General Conference Delegates Vote No on Ordination Question - Status Quo Prevails

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At approximately  6:15pm, on Wednesday, July 8, the answer was "No." Delegates of the 60th General Conference voted down the question, "Is it acceptable for division executive committees, as they may deem it appropriate in their territories, to make provision for the ordination of women to the gospel ministry?"  The action by the General Conference Session delegates means that the Seventh-day Adventist Church will continue to follow the status quo as far as ordination is concerned. At present, it is the unions that approve ordinations.

There were 2,363 total votes:

Yes - 977
No - 1,381
Abstain - 5

For most of the church’s history, women, not least Ellen White, have occupied leadership roles in Adventism. The question of formal ordination to Gospel ministry for women has been in play at the General Conference level at least since 1881. From the 1970s onward, the conversation has been intense, with General Conference discussion occurring several times, though always ending in refusal of equal opportunity and recognition for women. Today delegates to a General Conference Session reiterated that refusal.

Ordination was the only topic of discussion on the day's schedule, spanning two business sessions from 9:30am to 4:30pm with a break for lunch. Retiring General Conference Vice President Mike Ryan chaired the session that was notable for its decorum. Ryan made a largely successful effort to assure fair and productive interaction among delegates on both sides of the question.  Speakers on both sides (either way most were men) offered biblical arguments.  In addition, those wanting a Yes vote appealed for support in recognition of the Holy Spirit’s call to, and the church’s need for, women pastors.  Those wanting a No vote offered warnings about potential damage to church unity and argued that the whole conversation was a distraction from mission.

Tension erupted following a passionate appeal by former General Conference President Jan Paulsen, targeted primarily at delegates from Africa and South America, urging a Yes vote on the question.  Paulsen appealed to delegates to trust one another’s leadership with respect to the question of ordaining women. African delegates booed loudly when Paulsen referenced them specifically in his appeal, and several delegates rose to microphones to register complaints that he was allowed to speak to them in a direct way.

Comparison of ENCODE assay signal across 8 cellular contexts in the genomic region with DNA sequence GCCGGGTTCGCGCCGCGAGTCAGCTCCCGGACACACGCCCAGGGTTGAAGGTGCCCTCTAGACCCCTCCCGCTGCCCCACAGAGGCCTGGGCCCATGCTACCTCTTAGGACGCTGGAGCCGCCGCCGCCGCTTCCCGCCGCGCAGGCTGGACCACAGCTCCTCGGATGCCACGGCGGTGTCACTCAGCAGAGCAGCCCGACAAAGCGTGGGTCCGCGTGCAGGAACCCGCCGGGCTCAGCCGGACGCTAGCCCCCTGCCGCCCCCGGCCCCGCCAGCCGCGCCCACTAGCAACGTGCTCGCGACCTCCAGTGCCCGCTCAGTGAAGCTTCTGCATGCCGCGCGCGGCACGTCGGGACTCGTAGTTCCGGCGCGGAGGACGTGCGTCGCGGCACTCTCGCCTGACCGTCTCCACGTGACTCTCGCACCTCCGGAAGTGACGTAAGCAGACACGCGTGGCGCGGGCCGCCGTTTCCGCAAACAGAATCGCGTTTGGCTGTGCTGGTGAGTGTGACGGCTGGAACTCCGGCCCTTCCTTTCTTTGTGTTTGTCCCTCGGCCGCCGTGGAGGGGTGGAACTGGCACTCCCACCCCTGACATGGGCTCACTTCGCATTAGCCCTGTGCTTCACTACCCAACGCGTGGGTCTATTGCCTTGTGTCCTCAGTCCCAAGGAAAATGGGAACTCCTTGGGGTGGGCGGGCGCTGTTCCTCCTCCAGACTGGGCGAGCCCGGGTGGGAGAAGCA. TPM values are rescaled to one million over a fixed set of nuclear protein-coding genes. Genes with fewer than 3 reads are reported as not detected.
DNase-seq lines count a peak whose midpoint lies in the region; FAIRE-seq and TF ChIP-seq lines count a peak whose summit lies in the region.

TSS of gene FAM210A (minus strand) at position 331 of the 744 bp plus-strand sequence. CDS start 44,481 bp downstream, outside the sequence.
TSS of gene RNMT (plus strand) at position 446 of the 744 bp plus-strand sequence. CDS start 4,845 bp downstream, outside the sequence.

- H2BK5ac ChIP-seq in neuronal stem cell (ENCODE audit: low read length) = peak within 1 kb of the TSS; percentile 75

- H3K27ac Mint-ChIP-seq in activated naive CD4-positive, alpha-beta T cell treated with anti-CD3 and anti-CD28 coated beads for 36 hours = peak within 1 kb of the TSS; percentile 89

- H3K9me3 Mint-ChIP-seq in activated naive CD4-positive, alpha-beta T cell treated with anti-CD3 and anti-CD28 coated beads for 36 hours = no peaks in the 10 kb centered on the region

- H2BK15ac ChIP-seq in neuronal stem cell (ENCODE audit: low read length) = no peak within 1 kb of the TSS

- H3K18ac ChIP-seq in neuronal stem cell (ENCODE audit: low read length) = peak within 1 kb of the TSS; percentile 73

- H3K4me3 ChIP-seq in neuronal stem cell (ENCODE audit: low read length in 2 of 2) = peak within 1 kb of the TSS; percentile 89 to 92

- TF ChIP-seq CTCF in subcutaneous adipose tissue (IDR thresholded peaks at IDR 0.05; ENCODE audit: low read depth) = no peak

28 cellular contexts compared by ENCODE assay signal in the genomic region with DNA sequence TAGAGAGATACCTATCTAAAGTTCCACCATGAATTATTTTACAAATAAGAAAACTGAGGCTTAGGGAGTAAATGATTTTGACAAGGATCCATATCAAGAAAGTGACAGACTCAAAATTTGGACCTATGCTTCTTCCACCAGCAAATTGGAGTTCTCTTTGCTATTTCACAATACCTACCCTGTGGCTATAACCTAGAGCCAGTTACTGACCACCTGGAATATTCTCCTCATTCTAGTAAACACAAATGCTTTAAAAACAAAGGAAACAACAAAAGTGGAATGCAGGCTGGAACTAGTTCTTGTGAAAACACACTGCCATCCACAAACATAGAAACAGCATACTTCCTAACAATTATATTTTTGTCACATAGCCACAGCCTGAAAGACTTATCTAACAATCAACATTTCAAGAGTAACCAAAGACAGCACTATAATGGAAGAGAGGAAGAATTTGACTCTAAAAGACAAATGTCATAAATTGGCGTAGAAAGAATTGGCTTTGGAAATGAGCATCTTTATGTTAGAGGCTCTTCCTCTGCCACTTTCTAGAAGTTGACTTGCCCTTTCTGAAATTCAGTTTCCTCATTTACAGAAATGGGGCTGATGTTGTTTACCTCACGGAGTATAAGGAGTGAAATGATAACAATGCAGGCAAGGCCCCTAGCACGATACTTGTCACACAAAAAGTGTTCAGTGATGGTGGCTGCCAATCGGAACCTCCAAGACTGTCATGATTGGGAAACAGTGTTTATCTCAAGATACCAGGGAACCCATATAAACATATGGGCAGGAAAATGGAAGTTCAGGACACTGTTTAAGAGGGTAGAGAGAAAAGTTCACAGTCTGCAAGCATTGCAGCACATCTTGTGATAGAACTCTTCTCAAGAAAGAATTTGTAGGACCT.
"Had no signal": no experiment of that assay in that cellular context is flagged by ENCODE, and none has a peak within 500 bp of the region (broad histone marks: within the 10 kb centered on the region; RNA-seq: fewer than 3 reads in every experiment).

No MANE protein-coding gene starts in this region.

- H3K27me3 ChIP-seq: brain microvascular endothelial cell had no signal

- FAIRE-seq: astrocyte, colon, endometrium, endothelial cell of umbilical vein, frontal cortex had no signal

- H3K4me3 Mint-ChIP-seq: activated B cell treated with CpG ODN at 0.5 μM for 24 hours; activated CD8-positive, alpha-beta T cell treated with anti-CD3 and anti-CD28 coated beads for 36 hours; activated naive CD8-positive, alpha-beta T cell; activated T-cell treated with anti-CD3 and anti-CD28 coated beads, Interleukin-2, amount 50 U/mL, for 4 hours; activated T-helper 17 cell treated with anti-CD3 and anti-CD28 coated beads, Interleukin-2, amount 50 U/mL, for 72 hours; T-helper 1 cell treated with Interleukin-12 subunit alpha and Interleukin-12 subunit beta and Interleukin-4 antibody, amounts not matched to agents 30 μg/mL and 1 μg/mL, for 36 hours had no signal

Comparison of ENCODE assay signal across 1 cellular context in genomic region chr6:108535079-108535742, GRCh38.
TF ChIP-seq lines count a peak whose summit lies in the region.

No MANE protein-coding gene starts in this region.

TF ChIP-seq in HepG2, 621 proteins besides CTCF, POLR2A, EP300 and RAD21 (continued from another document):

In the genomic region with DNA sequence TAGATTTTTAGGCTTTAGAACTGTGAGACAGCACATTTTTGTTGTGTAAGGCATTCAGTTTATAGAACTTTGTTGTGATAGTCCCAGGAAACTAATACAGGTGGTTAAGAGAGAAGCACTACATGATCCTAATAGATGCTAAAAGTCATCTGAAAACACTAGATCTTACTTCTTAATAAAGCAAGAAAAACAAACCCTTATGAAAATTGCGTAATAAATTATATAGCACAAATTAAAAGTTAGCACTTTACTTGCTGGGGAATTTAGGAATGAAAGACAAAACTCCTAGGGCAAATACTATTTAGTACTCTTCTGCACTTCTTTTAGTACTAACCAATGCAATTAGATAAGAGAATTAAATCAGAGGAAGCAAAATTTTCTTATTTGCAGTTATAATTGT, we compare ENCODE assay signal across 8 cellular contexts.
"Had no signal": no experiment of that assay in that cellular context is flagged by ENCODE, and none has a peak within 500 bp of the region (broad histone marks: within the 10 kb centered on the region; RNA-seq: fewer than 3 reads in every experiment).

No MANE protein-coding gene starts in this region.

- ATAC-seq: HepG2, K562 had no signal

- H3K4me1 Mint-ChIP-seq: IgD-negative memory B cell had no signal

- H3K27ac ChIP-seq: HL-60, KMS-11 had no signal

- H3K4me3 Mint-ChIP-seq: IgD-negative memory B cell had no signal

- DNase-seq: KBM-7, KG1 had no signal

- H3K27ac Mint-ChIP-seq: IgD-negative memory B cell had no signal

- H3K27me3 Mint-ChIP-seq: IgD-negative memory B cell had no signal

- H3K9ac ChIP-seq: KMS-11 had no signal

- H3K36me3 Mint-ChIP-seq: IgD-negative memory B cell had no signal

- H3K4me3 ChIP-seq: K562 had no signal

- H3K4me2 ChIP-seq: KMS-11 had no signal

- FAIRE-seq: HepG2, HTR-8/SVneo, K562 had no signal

General Conference President Ted Wilson also spoke from the front, saying that he would abide by the vote, whatever the outcome. Noting that his views on the issue were “well known,” argued for a “united decision,” and said “agitation on this issue” should discontinue after the vote so that the church’s focus can return to evangelistic mission.  "My prayer," he said, "is, 'Let us stay together.'”

Throughout the day, Chairman Ryan repeatedly asked the audience to refrain from applauding to preserve a spirit of respect for the diversity of views represented in the building. Nevertheless, the audience applauded at many junctures.

Speakers on both sides (either way most were men) offered biblical arguments.  In addition, those wanting a Yes vote appealed for support in recognition of the Holy Spirit’s call to, and the church’s need for, women pastors. Those wanting a No vote offered warnings about potential damage to church unity and argued that the whole conversation was a distraction from mission. 

Ryan called an end to discussion at 4:30pm, though there were large lines of delegates still at microphones. Delegates voted by secret ballot section by section, and then the votes were counted by hand with cameras rolling to provide transparency.

After the votes were tabulated, Ryan told the room he had the results. He read the vote, and when applause broke out, his voice broke slightly as he once again chastised the audience for the display. Ryan repeated the results once more, and then President Wilson took the microphone to make concluding remarks. 

Wilson began with prayer, saying "We humble our hearts before you and each other. We ask that you will make our pathway clear." He prayed for "healing and comfort for each of us, and for the unity that comes through the power of the Holy Spirit." Then added his belief that the Holy Spirit had worked on the people's hearts. "We have a spiritual opportunity to refocus on mission," he said. 

Wilson appealed to the authority of the General Conference in session in a statement by Church founder Ellen White, and invited all to "put away any animosity and frustration and unite in the Lord's entrusted mission for his church." He asked that there be no independent action or agitation, signalling his intent to see the issue settled. 

The audience sang together the hymn "We Have This Hope," and the audience began filing out of the Alamodome.

 

Jared Wright is Managing Editor of SpectrumMagazine.org. Adventist Forum Board Chair Charles Scriven contributed to this report.